When trying to understand the course of a war, the real challenge is not in processing the mass of data, but in being able to identify the most salient patterns behind the camouflage of the information flow. Commentary by Robert C. Castel.
This is not always an easy task, but fortunately we have managed to carve out a massive layer of expertise, the raison d’être of which is the ability to see the forest through the trees. But when the “cool” Western analysts, whose tweets we drink in with insatiable thirst, cannot see the elephant in the china shop, our faith in their abilities, as well as their integrity, rightly waivers.
The horde of experts who re-package Telegram rumors and Tik-Tok videos, wielding Google translators, has developed to a master level the ability to drive a layman to death with boredom from Slavic place names and military technical terms. Meanwhile, the elephant raging in the china shop is either good or simply nothing.
The protracted battle for possession of Snake Island is one of these stubborn protagonists of war.
The myth of the island, dubbed modern Thermopylae in the early days of the war, soon bled to death. Since then, celebrated experts and respected think tanks have rarely mentioned the battlefield, making sure that any information is packaged in flowery language and very much in the vernacular.
the Snake Island theatre of operations is the weather vane for the whole Ukrainian war,
and the daft bird, for the love of God, does not want to turn to the good side of history. Worse still, a closer look at this small but symbolic battlefield can raise a number of uncomfortable questions.
The analytical importance of Snake Island is that it is the point where the combatants are fighting each other in a very precisely circumscribed tight corner, and where neither defeat nor victory can be swept away by fan analysis. Moreover, it is a tight corner where the playing field is already heavily tilted in favor of the Ukrainian side:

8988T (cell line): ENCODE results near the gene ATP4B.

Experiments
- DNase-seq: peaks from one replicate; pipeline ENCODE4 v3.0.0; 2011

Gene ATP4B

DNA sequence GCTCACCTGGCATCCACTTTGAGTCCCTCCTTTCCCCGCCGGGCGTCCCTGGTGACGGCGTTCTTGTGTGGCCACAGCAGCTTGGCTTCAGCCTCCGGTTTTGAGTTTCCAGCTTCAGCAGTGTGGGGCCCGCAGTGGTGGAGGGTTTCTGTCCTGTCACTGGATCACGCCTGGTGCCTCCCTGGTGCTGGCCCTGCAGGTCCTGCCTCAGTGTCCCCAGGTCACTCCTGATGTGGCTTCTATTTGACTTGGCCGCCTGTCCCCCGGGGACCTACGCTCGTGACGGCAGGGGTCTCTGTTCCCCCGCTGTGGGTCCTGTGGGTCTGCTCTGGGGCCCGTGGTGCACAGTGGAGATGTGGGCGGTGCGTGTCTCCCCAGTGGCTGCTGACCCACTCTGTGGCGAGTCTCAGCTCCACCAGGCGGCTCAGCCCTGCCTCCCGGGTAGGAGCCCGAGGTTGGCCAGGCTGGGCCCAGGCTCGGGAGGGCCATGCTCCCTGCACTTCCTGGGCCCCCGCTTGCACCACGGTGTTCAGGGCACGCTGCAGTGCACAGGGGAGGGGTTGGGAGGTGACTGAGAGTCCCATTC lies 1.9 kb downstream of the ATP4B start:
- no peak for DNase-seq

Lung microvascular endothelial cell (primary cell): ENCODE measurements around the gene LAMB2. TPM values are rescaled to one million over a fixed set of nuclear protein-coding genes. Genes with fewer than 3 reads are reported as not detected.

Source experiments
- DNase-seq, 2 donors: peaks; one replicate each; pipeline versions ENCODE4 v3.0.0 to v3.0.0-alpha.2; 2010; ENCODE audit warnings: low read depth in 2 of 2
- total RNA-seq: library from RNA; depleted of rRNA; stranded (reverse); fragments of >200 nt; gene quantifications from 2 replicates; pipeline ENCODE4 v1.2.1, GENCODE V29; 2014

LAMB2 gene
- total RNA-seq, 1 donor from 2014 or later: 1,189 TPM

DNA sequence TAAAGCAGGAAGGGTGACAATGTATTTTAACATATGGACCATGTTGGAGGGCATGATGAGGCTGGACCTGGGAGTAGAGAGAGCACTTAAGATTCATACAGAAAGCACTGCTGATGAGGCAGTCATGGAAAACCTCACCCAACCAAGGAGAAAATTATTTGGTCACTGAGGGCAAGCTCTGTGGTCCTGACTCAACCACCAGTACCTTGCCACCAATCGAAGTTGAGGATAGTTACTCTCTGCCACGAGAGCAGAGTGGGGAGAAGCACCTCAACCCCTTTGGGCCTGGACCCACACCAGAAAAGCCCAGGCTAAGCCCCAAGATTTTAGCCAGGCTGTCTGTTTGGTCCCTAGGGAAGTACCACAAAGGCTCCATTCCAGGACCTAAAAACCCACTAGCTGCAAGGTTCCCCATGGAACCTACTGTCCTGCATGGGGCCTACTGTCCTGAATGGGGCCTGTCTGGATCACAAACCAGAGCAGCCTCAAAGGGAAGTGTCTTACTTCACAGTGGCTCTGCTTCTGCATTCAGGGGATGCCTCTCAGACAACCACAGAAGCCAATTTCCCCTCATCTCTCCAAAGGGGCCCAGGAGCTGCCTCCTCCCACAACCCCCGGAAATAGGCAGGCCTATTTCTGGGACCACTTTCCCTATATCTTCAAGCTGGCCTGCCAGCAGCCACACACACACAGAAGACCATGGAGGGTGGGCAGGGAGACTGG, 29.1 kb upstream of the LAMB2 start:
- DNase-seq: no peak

- The proximity of the island to both the Ukrainian coast and NATO facilities in Romania means that it is relatively far from the nearest Russian bases.
- Ukraine has repeatedly demonstrated that it has the military assets to strike at Snake Island and the naval units supporting it. See, for example, the attack by two Ukrainian Su-27s on May 6 and the deployment of Harpoon missiles a month later.
- It is also very likely that Western intelligence and electronic warfare support in this region is much more potent than, say, in the Donbas theatre of operations. The best example is the case of the cruiser Moskva hit by the Neptune missile.
- Russia’s much-vaunted superiority in terms of manpower and its collection of scrap metal, peppered with prototype parades, is of no consequence here, given the geographical location and size of the theatre of war.
- To this must be added that, in the fifth month of the war, the Russians had still not managed to achieve either air or naval superiority — not even over Snake Island.
- Finally, there is the well-known fact that Russia, unlike the Western backers of its adversary, is a land power with only modest naval credentials.
These are all indisputable and hard-edged advantages that Ukraine and NATO are counting on as part of the grand strategic plan to claim the Black Sea’s Malta.
Yet despite all this, Snake Island fell and remained in the hands of the Russian conquerors despite repeated Ukrainian attacks to retake it.
- If, even under such optimal conditions, Ukraine fails to win at least a local victory and raise the yellow and blue flag over a 20-hectare property, the question is: what are its chances of liberating a territory the size of Greece under much less favorable conditions?
- If, even under such optimal circumstances, NATO cannot manage to influence a cat-and-mouse fight on a small reef to its advantage, what chance can it have of forcing Russia, which is playing on its home turf, to retreat under much less favorable circumstances?
These are the weighty questions that the star analysts of the West should be asking, in order to shove them down the throats of the press, serving as the lapdogs of democracy, and the policymakers.
Unfortunately, uncomfortable questions are long out of fashion.
In this war, there is no such thing as substantive fact-finding, only military pornography.
And stilted Western security policy analysis is little more than propaganda to serve an incompetent but arrogant elite, by other means.